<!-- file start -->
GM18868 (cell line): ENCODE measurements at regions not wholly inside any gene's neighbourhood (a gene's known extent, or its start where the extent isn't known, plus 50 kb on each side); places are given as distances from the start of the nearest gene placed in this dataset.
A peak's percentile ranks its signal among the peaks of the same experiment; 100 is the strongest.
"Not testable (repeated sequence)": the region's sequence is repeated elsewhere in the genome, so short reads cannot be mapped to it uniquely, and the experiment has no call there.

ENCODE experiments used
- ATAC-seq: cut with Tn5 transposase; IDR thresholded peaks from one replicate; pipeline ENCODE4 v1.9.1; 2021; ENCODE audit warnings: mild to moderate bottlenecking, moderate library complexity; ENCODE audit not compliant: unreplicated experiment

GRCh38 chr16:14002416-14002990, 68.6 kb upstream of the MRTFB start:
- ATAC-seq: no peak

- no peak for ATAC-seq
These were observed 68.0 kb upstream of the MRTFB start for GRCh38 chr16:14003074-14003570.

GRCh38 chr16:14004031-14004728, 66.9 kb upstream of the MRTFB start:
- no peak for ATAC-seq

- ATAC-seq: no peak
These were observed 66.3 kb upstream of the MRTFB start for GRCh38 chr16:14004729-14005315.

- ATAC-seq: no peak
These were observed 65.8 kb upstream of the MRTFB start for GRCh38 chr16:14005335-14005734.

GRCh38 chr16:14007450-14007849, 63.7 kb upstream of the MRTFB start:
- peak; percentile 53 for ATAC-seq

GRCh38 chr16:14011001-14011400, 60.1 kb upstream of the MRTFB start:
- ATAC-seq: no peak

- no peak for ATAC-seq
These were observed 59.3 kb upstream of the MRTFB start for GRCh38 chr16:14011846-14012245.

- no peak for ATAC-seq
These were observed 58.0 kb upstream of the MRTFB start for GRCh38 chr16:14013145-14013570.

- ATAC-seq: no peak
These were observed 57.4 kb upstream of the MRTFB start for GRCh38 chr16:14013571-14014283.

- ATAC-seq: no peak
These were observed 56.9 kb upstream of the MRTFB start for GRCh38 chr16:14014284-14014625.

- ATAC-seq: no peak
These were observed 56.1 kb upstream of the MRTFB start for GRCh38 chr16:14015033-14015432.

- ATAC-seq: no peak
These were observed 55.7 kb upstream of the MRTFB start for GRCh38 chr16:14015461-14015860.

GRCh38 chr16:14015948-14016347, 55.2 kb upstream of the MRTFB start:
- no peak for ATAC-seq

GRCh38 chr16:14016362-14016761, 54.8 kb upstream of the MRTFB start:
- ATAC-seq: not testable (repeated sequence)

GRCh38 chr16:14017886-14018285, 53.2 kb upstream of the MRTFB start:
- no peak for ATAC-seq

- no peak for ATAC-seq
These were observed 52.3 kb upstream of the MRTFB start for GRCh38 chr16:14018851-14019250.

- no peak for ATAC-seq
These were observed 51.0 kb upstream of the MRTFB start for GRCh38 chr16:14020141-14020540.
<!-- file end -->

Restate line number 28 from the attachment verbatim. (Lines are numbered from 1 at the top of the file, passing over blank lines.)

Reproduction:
- ATAC-seq: no peak